26. Hassall, C., and W.H. Trethowan. 1972. Suicide in Birmingham. British Medical Journal 1: 717–718.CrossRefGoogle Scholar
  27. Hastings, J.V. 2009. Geographies of state failure and sophistication in maritime piracy hijackings. Political Geography 28 (4): 213–223.CrossRefGoogle Scholar
  28. Ho, J. 2009. Piracy around the horn of Africa. Korean Journal of Defense Analysis 21 (4): 501–518.CrossRefGoogle Scholar
  29. Hope, T., and D. Murphy. 1983. Problems of implementing crime prevention: The experience of a demonstration project. The Howard Journal of Criminal Justice 22 (1–3): 38–50.CrossRefGoogle Scholar
  30. Huang, H. 2010. Who are sea cutthroats? A typological analysis of pirates. Crime, Law and Social Change 53: 277–298.CrossRefGoogle Scholar
  31. Jacob, H. 1984. Using Published Data. London: Sage.CrossRefGoogle Scholar
  32. Johnson, B. 2010. Multilevel analysis in the study of crime and justice. In Handbook of Quantitative Criminology, ed. A. Piquero, and D. Weisburd, 615–648. New York: Springer.CrossRefGoogle Scholar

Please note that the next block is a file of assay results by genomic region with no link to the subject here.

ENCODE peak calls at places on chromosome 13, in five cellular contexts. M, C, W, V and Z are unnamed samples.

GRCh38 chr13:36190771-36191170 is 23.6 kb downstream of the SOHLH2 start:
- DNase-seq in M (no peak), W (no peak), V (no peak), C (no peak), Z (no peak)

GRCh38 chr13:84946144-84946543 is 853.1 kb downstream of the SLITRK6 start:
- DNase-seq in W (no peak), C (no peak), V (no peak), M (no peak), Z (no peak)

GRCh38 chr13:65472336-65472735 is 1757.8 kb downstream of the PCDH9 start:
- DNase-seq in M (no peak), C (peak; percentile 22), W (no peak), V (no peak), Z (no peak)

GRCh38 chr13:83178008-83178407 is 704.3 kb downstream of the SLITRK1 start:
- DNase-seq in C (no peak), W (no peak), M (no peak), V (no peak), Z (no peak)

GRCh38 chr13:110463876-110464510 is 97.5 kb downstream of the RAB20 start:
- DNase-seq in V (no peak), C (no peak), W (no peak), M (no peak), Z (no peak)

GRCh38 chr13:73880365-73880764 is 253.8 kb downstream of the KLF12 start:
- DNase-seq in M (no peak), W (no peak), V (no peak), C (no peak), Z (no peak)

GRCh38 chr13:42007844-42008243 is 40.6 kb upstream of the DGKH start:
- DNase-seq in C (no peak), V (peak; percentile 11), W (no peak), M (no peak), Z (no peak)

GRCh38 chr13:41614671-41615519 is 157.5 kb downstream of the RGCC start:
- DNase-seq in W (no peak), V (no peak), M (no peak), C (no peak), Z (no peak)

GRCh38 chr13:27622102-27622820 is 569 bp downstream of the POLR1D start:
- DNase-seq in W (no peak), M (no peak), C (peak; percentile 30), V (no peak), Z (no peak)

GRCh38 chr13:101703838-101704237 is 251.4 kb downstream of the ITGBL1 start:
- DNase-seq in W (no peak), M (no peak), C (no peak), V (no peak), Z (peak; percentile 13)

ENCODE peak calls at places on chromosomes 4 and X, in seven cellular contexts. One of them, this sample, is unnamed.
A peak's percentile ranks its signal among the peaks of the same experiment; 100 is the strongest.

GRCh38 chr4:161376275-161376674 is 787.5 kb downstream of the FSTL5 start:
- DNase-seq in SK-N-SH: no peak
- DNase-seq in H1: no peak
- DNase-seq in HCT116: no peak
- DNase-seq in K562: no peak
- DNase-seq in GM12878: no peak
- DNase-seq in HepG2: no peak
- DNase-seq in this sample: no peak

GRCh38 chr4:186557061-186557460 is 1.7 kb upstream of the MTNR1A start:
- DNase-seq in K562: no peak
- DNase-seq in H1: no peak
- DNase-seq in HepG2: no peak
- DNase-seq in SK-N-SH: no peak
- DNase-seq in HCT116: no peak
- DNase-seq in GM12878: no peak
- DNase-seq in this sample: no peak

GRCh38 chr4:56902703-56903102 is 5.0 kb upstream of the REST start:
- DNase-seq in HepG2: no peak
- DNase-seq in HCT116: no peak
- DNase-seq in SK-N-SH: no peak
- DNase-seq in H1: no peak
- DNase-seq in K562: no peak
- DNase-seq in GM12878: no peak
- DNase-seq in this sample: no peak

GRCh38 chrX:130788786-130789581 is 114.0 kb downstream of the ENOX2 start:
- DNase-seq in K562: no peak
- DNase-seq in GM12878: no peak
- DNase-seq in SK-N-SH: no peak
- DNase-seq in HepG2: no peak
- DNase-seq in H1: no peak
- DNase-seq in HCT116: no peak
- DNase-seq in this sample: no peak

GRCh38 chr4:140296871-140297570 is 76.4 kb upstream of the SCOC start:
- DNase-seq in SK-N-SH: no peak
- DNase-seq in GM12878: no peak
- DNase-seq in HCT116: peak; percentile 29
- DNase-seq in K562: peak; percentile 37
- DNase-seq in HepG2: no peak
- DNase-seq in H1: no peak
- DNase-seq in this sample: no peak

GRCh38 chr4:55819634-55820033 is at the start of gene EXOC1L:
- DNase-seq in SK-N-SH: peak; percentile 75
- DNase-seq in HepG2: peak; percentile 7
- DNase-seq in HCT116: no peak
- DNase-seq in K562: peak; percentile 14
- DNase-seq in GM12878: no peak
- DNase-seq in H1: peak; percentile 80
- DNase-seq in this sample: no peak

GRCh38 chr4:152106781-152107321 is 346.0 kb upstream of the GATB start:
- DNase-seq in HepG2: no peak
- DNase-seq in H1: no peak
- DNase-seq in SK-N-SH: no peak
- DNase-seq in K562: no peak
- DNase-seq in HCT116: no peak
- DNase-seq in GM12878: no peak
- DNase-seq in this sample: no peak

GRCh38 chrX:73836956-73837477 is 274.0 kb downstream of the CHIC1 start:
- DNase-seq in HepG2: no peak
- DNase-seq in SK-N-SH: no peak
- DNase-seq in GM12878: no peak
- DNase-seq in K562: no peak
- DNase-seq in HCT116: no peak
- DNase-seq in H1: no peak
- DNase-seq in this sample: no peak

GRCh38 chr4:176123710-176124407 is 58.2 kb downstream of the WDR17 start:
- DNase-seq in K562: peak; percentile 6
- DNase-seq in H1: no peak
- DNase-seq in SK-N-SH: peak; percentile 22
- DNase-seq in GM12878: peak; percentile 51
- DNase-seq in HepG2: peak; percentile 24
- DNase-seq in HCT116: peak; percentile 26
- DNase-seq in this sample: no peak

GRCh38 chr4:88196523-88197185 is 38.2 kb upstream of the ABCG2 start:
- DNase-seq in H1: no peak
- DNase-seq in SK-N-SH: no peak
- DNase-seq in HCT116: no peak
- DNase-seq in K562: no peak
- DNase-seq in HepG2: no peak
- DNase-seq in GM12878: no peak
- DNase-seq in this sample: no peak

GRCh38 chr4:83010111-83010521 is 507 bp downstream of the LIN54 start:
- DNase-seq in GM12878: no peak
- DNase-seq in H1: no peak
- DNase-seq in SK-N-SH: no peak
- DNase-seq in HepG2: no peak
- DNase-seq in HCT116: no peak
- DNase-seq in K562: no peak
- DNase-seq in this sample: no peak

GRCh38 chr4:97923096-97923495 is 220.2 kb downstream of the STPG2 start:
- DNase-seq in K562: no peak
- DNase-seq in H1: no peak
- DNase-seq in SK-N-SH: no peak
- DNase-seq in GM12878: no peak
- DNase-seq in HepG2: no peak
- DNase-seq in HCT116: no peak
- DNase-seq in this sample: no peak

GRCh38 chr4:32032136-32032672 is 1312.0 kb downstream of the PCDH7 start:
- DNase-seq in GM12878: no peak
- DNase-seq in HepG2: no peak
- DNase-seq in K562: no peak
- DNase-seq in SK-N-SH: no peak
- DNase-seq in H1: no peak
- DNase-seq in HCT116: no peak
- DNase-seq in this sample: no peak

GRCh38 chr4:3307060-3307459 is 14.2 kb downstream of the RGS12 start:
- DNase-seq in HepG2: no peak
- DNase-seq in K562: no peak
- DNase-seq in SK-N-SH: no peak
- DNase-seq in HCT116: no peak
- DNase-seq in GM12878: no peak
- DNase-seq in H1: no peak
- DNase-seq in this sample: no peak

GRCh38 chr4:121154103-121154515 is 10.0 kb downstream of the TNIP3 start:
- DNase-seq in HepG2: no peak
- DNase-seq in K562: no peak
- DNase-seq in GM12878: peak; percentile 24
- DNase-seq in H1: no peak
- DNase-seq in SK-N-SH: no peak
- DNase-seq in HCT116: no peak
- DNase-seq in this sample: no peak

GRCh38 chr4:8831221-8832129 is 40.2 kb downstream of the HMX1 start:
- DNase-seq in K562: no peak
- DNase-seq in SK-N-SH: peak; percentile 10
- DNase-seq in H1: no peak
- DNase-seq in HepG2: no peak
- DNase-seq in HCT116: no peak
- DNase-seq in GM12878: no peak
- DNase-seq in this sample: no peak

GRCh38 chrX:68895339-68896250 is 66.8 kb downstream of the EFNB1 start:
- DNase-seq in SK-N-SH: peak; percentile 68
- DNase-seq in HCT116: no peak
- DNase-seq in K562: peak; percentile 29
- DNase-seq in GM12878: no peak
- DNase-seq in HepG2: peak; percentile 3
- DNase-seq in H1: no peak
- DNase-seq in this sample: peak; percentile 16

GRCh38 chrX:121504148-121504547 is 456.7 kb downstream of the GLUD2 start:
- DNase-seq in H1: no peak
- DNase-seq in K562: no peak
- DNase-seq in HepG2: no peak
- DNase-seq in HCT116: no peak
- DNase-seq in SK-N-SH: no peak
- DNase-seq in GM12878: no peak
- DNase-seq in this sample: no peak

33. Lemieux, A., and R.V. Clarke. 2009. The international ban on ivory sales and its effect on elephant poaching in Africa. British Journal of Criminology 49: 451–471.CrossRefGoogle Scholar
  34. Lennox-Gentle, T. 2010. Piracy, sea robbery, and terrorism: Enforcing laws to deter ransom payments and hijacking. Transportation Law Journal 37 (3): 199–217.Google Scholar
  35. Marongiu, P., and R.V. Clarke. 1993. Random kidnapping in Sardinia, subcultural theory and rational choice. In Routine Activity and Rational Choice: Advances in Criminological Theory, vol. 5, ed. R.V. Clarke, and M. Felson. Transaction: New Brunswick, NJ.Google Scholar
  36. Merkling, S., and E. Davis. 2001. Kidnap & ransom insurance: A rapidly growing benefit. Compensation and Benefits Review 33 (6): 40–45.CrossRefGoogle Scholar
  37. Middleton, R. (2008) Piracy in Somalia. Chatham House, October.Google Scholar